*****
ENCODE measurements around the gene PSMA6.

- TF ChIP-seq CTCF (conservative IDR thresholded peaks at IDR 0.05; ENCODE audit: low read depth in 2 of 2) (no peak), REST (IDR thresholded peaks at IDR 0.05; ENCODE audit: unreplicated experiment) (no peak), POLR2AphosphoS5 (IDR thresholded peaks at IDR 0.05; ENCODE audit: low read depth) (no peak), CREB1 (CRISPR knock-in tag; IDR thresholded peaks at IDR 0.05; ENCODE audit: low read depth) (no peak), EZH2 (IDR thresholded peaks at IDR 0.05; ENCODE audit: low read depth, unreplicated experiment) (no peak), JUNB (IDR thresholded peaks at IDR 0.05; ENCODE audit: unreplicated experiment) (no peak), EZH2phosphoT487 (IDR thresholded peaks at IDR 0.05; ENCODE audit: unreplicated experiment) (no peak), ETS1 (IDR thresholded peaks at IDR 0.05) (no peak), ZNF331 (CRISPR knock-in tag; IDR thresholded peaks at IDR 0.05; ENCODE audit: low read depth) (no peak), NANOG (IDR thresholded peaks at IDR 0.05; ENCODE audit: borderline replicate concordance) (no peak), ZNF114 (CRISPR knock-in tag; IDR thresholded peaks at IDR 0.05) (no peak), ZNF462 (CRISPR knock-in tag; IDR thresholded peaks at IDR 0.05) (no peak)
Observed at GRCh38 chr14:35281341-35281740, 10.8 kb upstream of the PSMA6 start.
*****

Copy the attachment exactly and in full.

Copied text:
ENCODE measurements around the gene PSMA6.

- TF ChIP-seq CTCF (conservative IDR thresholded peaks at IDR 0.05; ENCODE audit: low read depth in 2 of 2) (no peak), REST (IDR thresholded peaks at IDR 0.05; ENCODE audit: unreplicated experiment) (no peak), POLR2AphosphoS5 (IDR thresholded peaks at IDR 0.05; ENCODE audit: low read depth) (no peak), CREB1 (CRISPR knock-in tag; IDR thresholded peaks at IDR 0.05; ENCODE audit: low read depth) (no peak), EZH2 (IDR thresholded peaks at IDR 0.05; ENCODE audit: low read depth, unreplicated experiment) (no peak), JUNB (IDR thresholded peaks at IDR 0.05; ENCODE audit: unreplicated experiment) (no peak), EZH2phosphoT487 (IDR thresholded peaks at IDR 0.05; ENCODE audit: unreplicated experiment) (no peak), ETS1 (IDR thresholded peaks at IDR 0.05) (no peak), ZNF331 (CRISPR knock-in tag; IDR thresholded peaks at IDR 0.05; ENCODE audit: low read depth) (no peak), NANOG (IDR thresholded peaks at IDR 0.05; ENCODE audit: borderline replicate concordance) (no peak), ZNF114 (CRISPR knock-in tag; IDR thresholded peaks at IDR 0.05) (no peak), ZNF462 (CRISPR knock-in tag; IDR thresholded peaks at IDR 0.05) (no peak)
Observed at GRCh38 chr14:35281341-35281740, 10.8 kb upstream of the PSMA6 start.